Most of us are familiar with the amethyst gemstone but where is amethyst found in the world? Amethyst is quite common and is found on all continents, with the larger deposits currently being mined in South America, Africa and North America.
The largest global producer is Brazil with an annual production of around two to three thousand tons followed by Zambia producing about a thousand tons per year.
Amethyst is a type of quartz, one of the most common minerals on earth. Chemical processes and the presence of iron and manganese in the quartz gives amethyst its purple color, varying from pale lilac through lavender and mauve to deep violet. Amethyst crystals are hexagonal in structure made up of 6-sided prisms ending in 6-sided pyramids.
There are many varieties of amethyst differing in color or crystal formation, and usually named after the location they are found. Even within one country or region there can be a number of amethyst deposits, each producing crystals with their own unique properties. Some of the more well-known deposits and interesting varieties are listed below.
Zambia, Madagascar, Namibia, and South Africa
Often referred to as African Amethyst – the varieties found in Africa have smaller crystals and are richer in color with the highest production coming from Zambia.
The color of Madagascar amethyst can vary from purple reddish to purple bluish and the country is estimated to supply 5% of the global production.
A unique variety called Cactus Quartz, which has a layer of smaller spiky crystals covering the main crystals, is only found in South Africa.
Amethyst found in Namibia displays zones of color often interspersed with white quartz resulting in chevron type patterns.
Amethyst is found in small quantities in Australia and the crystals are small with dark coloring. It is mined primarily in the Asburton region of Western Australia, known as Wyloo amethyst.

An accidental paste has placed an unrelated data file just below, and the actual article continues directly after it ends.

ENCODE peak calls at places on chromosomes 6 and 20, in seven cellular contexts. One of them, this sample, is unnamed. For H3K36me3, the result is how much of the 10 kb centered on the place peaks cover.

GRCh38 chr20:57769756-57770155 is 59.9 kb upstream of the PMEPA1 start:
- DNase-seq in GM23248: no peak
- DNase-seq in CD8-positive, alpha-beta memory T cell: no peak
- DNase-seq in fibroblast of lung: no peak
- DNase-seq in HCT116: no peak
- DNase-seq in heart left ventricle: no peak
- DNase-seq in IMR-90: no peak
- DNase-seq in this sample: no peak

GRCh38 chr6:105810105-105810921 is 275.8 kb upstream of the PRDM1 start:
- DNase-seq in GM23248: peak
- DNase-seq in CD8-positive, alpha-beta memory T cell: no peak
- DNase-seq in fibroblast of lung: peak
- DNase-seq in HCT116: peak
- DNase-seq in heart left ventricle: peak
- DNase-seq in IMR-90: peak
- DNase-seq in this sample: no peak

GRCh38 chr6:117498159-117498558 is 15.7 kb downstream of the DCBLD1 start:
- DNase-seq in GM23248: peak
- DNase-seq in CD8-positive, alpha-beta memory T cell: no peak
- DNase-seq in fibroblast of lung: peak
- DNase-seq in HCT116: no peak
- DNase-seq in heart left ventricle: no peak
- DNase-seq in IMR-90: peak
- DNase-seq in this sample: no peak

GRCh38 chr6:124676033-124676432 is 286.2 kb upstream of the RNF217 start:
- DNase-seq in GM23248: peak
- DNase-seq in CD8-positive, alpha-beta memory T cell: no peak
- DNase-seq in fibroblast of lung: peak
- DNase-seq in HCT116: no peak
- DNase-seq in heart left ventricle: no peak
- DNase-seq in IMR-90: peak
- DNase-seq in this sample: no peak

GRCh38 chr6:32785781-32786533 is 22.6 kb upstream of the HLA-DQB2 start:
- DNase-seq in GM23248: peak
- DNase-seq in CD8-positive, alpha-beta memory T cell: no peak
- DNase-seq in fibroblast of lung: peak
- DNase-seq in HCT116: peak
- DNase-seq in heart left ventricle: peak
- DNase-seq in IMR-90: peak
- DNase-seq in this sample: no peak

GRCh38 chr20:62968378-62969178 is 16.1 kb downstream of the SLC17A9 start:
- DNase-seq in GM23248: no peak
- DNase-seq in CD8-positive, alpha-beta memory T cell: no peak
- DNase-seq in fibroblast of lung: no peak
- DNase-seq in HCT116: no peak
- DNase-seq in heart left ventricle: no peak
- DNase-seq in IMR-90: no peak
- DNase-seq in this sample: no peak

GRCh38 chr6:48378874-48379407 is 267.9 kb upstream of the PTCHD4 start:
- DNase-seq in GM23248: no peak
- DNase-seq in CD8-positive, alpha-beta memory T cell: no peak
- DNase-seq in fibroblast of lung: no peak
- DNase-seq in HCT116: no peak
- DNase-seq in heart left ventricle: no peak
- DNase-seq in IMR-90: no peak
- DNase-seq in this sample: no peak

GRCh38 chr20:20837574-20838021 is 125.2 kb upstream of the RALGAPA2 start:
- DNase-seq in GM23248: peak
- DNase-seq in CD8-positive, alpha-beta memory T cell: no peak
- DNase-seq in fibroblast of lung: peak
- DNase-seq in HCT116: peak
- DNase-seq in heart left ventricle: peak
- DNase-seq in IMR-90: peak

Russia, South Korea, India and Sri-Lanka
Two well-known high grade variants came from Russia – Deep Russian and Deep Siberian which have deep purple hues. These are some of the oldest known deposits and are now mostly depleted, but these terms are still used to describe high grade amethysts in the jewelry trade.
Hungary, Austria, Germany and Italy
Hungary produces a lilac coloured amethyst drusy. A drusy is the geological term to describe formations of hundreds of tiny crystals coating the surface of a rock.
USA, Canada and Mexico
Amethyst is mined in the American states of Arizona, North Carolina, Georgia, and Maine and it is the official state gemstone of South Carolina.
If you’d like to do a bit of searching yourself, check out Rock Chasing’s guide on where you can find amethyst (in the US). Going out and getting your hands dirty is a fun way to add amethyst to your collection and there are many ways and many places that you can do it.
Canadian Amethyst has unique red hematite mineral inclusions and the largest mine in North America is Thunder Bay, Ontario.
Veracruse amethyst comes from Mexico and has a tall prismatic formation.
There is an extensive amethyst collection from the USA and elsewhere at the Smithsonian Museum of Natural History.
Brazil and Uruguay
One of the largest amethyst deposits in the world were discovered in the 19th century in Brazil which subsequently caused amethyst to lose its status as one of the most valuable gemstones, and today Brazil is still the largest global producer.
Many amethyst deposits in Brazil and Uruguay are in geode formations. These are hollow rocks, formed originally from bubbles in a volcanic event, filled with crystals.
The largest amethyst geode found to date was discovered in Uruguay in 2007 and is called The Empress of Uruguay. The massive geode weighs 2.5 tons and is 3.27 meters tall.
References and Further Info
- Minerals.Net – The Mineral Amethyst
- The Quartz Page – Amethyst by Location
- Gem Select – Amethyst Deposits
- Mindat.Org – Amethyst Specimens
Isn’t this so interesting? I never realized amethyst came in so many different forms and colors! Feel free to leave a comment about what fascinates you about gemstones. *Mandy